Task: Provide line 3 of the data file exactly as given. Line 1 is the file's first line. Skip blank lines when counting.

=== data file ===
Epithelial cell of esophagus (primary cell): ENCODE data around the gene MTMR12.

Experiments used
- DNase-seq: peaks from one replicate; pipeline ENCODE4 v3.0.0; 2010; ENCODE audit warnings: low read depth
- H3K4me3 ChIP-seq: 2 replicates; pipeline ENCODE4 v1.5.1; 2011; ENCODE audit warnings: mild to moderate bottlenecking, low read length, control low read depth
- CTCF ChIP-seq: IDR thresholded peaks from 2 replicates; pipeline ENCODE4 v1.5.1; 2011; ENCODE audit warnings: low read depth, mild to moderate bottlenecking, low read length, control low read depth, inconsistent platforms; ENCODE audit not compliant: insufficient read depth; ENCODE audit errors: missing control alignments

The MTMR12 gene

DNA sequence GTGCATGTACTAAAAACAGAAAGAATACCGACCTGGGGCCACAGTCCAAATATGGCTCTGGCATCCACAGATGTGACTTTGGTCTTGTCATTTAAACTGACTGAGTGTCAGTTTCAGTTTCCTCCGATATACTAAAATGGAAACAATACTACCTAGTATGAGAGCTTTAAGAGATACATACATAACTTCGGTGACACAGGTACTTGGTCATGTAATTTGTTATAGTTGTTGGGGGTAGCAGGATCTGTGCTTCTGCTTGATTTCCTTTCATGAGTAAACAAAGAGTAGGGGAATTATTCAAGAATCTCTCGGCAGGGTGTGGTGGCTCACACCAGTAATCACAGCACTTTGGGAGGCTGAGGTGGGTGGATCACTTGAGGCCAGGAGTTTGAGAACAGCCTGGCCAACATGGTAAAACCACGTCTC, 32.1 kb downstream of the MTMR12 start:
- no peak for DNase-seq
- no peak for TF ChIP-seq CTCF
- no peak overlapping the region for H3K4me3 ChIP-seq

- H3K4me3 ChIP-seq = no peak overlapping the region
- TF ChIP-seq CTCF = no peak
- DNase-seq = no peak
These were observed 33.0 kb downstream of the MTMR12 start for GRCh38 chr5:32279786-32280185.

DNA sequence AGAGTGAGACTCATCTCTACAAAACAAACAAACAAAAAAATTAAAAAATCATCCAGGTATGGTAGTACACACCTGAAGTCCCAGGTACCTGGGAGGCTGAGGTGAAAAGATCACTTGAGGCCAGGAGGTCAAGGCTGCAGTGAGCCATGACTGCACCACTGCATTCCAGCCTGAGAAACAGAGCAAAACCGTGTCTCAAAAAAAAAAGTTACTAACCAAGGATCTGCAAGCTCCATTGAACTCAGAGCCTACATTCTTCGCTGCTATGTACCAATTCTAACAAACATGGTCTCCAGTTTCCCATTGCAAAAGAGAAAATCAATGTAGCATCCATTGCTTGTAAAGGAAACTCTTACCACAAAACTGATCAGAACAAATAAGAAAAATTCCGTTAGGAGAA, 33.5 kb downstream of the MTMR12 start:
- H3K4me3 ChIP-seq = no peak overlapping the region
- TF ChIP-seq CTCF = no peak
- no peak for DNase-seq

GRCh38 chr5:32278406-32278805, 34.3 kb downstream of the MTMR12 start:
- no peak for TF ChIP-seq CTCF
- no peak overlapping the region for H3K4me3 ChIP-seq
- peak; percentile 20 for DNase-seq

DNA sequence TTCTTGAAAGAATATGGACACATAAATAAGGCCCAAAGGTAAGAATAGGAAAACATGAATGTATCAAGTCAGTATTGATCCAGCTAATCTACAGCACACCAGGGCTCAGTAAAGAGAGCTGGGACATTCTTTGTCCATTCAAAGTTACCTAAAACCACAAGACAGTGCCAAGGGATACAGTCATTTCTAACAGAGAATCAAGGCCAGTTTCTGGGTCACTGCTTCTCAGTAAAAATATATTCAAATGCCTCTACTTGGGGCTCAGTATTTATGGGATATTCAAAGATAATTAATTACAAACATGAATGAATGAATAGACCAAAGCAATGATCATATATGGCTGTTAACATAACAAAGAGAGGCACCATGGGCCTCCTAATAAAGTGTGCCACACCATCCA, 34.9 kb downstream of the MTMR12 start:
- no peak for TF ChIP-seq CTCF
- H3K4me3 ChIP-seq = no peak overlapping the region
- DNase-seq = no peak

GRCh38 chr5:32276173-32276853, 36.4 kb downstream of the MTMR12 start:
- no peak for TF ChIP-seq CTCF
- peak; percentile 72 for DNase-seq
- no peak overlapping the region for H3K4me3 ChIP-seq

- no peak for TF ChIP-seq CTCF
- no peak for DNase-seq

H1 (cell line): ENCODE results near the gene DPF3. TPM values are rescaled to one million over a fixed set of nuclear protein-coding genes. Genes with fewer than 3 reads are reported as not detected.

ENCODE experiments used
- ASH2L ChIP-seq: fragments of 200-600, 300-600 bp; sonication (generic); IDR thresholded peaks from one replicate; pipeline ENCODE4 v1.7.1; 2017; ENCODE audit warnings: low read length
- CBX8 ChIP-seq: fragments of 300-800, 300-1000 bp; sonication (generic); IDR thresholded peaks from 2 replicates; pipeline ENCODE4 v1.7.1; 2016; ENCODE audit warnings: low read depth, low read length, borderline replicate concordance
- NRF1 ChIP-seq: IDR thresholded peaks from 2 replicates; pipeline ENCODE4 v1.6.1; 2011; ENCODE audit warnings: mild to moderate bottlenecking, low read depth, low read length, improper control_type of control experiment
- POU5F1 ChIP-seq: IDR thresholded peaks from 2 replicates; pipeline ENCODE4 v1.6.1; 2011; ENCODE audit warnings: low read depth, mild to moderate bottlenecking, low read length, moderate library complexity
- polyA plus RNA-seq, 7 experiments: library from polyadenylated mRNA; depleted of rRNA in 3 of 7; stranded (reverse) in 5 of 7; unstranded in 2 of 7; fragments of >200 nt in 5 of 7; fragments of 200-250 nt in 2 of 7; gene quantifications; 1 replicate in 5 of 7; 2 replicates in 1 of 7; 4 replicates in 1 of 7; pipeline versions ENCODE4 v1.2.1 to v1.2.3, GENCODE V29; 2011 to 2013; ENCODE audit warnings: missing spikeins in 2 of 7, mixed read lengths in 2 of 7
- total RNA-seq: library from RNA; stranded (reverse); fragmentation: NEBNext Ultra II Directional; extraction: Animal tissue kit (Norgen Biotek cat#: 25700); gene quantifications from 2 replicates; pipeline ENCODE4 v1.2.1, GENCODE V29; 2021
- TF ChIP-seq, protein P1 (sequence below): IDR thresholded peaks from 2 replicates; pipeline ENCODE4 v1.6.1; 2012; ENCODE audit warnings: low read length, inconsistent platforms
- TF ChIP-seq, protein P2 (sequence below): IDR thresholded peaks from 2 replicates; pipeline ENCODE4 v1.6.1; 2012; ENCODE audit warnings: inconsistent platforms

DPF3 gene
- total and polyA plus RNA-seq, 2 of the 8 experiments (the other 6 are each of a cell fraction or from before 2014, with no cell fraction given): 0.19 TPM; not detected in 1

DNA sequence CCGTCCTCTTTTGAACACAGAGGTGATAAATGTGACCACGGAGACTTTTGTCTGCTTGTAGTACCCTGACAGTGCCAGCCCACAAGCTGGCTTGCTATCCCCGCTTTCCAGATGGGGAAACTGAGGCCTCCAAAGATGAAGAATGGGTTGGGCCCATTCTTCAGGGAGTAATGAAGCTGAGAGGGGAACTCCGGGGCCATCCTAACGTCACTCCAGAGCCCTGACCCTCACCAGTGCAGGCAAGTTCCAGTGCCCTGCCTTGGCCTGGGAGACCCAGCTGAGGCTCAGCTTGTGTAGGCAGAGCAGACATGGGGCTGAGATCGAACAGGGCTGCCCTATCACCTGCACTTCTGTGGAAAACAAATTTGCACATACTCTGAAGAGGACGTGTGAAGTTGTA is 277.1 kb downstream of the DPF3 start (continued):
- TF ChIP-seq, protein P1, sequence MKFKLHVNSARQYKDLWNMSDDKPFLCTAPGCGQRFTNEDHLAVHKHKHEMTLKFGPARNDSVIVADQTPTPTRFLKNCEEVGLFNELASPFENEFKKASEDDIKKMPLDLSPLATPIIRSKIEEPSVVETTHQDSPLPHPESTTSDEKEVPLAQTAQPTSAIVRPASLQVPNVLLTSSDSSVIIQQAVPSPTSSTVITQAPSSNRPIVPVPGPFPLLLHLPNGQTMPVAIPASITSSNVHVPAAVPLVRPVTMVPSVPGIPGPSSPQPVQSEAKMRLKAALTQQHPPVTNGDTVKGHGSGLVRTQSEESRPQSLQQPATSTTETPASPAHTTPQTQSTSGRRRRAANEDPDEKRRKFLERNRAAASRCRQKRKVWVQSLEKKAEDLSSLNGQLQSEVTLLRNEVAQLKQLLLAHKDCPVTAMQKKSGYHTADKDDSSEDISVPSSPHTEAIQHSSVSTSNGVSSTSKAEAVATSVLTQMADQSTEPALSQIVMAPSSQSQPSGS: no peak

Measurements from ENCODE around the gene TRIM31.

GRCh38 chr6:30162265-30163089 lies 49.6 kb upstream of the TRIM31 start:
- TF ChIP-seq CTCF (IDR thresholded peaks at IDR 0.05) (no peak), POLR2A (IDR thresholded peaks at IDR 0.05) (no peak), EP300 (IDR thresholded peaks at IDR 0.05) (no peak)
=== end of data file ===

- DNase-seq: peaks from one replicate; pipeline ENCODE4 v3.0.0; 2010; ENCODE audit warnings: low read depth